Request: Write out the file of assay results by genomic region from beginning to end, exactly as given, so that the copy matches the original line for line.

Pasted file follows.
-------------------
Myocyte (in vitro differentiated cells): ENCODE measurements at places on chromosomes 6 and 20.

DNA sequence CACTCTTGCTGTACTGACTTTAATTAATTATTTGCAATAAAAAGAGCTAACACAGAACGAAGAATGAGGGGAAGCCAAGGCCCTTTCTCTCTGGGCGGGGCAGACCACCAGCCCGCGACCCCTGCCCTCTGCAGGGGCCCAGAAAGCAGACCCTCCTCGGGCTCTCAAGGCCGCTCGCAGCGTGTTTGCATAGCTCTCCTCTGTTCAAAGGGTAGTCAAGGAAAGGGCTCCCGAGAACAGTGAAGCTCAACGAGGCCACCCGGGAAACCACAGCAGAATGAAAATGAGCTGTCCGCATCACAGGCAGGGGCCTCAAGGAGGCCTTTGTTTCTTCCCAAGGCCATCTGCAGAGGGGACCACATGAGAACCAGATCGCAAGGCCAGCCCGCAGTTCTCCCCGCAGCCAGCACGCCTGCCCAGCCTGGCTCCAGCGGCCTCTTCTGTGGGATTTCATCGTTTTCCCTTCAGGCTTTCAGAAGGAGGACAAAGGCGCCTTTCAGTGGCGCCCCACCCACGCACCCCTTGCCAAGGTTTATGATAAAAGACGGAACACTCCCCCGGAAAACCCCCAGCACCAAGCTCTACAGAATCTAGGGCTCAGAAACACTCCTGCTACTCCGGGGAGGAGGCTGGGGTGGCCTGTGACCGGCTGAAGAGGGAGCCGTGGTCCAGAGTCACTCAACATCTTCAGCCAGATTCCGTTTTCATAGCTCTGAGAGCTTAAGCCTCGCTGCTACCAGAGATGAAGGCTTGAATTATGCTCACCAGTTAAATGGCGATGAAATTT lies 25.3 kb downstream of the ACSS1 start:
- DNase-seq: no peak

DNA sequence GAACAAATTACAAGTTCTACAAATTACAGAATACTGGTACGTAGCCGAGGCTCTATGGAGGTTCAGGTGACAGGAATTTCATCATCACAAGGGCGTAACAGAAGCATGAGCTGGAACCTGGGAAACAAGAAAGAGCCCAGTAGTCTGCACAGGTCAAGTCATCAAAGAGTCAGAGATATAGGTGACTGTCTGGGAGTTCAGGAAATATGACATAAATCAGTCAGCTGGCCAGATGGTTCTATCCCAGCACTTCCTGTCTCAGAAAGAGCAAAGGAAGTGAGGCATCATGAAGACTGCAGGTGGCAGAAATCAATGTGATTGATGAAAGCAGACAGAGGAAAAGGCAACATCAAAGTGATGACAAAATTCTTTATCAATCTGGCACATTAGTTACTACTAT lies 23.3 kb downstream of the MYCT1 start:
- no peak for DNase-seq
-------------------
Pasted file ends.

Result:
Myocyte (in vitro differentiated cells): ENCODE measurements at places on chromosomes 6 and 20.

DNA sequence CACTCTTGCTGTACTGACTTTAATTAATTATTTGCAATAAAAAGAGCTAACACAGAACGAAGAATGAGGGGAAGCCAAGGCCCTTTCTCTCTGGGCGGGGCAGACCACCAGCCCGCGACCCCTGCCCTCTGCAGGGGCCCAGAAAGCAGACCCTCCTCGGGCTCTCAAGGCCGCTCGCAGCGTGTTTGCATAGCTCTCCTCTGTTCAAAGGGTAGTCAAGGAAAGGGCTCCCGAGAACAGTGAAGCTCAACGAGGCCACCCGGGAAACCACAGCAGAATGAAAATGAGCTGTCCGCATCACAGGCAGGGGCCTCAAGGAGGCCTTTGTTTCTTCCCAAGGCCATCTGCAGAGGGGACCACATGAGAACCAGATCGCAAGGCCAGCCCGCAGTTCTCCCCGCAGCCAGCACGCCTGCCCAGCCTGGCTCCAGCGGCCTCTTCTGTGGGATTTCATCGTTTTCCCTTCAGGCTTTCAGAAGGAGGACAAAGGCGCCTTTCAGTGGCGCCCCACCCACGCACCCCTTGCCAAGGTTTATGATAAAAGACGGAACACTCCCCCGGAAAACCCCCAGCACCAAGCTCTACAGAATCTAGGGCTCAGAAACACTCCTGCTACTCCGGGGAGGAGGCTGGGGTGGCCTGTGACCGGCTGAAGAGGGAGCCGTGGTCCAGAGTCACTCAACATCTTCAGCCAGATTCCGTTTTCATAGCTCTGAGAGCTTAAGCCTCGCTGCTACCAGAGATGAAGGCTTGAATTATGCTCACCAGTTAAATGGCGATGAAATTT lies 25.3 kb downstream of the ACSS1 start:
- DNase-seq: no peak

DNA sequence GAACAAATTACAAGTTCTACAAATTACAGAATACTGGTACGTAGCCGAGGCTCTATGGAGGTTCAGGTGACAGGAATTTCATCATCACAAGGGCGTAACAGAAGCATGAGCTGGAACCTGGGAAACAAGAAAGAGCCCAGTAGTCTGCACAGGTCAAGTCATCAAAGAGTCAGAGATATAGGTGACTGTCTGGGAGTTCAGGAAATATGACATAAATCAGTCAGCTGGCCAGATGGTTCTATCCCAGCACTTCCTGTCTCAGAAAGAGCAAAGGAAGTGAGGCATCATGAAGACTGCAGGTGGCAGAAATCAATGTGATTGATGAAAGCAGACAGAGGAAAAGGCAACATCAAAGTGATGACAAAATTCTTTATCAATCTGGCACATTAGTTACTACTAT lies 23.3 kb downstream of the MYCT1 start:
- no peak for DNase-seq